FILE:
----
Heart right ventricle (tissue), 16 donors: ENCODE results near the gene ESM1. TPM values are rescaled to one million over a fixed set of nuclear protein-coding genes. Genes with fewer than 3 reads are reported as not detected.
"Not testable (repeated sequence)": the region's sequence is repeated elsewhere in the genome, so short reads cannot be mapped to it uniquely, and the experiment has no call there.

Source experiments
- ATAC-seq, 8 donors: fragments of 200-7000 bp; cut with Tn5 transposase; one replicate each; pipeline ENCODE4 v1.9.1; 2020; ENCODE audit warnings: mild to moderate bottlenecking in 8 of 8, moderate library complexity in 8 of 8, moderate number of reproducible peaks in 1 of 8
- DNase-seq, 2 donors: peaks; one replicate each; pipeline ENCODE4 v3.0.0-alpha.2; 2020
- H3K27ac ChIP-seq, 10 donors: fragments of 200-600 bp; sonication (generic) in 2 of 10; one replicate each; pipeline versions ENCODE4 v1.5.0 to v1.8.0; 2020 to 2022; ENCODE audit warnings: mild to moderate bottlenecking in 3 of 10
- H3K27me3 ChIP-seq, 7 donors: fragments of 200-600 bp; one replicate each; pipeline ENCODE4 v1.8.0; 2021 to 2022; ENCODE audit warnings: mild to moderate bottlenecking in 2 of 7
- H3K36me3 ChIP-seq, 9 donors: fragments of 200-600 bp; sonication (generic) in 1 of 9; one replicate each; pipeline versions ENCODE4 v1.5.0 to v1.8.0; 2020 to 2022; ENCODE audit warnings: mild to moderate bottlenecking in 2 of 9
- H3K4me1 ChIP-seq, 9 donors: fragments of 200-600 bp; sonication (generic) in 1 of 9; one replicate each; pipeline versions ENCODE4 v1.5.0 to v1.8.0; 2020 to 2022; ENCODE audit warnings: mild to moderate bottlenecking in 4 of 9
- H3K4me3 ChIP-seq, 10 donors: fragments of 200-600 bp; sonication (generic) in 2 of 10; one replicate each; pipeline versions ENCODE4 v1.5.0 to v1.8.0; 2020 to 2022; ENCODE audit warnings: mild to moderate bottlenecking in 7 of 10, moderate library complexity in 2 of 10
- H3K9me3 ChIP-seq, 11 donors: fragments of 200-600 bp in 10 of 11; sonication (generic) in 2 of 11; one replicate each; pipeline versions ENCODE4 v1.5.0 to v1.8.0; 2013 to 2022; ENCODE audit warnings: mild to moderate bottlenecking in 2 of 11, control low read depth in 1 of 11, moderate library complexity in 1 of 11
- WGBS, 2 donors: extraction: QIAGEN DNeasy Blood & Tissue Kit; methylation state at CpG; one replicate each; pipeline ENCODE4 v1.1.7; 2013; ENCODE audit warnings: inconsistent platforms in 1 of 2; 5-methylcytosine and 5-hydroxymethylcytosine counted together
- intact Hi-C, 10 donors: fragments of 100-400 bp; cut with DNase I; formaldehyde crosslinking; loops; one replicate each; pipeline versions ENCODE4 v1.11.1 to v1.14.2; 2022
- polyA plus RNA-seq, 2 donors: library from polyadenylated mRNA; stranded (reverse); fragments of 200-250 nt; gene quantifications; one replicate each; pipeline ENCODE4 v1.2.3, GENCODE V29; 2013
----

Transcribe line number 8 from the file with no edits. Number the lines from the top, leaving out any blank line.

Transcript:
- H3K36me3 ChIP-seq, 9 donors: fragments of 200-600 bp; sonication (generic) in 1 of 9; one replicate each; pipeline versions ENCODE4 v1.5.0 to v1.8.0; 2020 to 2022; ENCODE audit warnings: mild to moderate bottlenecking in 2 of 9